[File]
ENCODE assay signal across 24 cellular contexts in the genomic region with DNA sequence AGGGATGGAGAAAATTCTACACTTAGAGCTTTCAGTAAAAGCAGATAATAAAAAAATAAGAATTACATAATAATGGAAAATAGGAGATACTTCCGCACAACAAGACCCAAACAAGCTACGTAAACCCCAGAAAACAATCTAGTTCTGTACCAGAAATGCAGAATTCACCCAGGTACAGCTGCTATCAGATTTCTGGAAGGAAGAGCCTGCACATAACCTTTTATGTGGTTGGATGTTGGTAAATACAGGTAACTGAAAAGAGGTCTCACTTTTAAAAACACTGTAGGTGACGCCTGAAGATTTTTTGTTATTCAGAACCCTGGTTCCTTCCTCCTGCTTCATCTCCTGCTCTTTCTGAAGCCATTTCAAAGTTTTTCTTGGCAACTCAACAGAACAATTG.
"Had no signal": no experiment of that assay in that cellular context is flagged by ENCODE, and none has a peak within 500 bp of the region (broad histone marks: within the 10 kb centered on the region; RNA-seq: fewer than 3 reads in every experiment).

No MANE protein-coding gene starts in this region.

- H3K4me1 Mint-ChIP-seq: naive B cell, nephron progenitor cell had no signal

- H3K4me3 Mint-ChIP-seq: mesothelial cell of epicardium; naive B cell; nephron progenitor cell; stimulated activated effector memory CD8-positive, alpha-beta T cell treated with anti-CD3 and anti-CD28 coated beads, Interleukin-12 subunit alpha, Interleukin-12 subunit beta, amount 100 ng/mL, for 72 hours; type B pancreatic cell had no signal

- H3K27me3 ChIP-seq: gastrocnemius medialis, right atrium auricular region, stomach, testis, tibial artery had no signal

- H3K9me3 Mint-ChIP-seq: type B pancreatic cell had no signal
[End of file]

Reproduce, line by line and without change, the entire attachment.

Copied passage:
ENCODE assay signal across 24 cellular contexts in the genomic region with DNA sequence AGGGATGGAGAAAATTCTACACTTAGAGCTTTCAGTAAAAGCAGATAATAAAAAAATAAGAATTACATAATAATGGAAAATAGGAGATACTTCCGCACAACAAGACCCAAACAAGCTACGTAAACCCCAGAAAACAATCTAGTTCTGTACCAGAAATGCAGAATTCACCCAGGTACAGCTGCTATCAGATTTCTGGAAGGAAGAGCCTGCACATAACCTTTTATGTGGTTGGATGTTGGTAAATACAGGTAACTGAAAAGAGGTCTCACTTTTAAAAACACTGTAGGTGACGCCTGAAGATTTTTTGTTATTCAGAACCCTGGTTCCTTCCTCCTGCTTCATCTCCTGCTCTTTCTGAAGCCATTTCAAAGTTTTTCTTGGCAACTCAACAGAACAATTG.
"Had no signal": no experiment of that assay in that cellular context is flagged by ENCODE, and none has a peak within 500 bp of the region (broad histone marks: within the 10 kb centered on the region; RNA-seq: fewer than 3 reads in every experiment).

No MANE protein-coding gene starts in this region.

- H3K4me1 Mint-ChIP-seq: naive B cell, nephron progenitor cell had no signal

- H3K4me3 Mint-ChIP-seq: mesothelial cell of epicardium; naive B cell; nephron progenitor cell; stimulated activated effector memory CD8-positive, alpha-beta T cell treated with anti-CD3 and anti-CD28 coated beads, Interleukin-12 subunit alpha, Interleukin-12 subunit beta, amount 100 ng/mL, for 72 hours; type B pancreatic cell had no signal

- H3K27me3 ChIP-seq: gastrocnemius medialis, right atrium auricular region, stomach, testis, tibial artery had no signal

- H3K9me3 Mint-ChIP-seq: type B pancreatic cell had no signal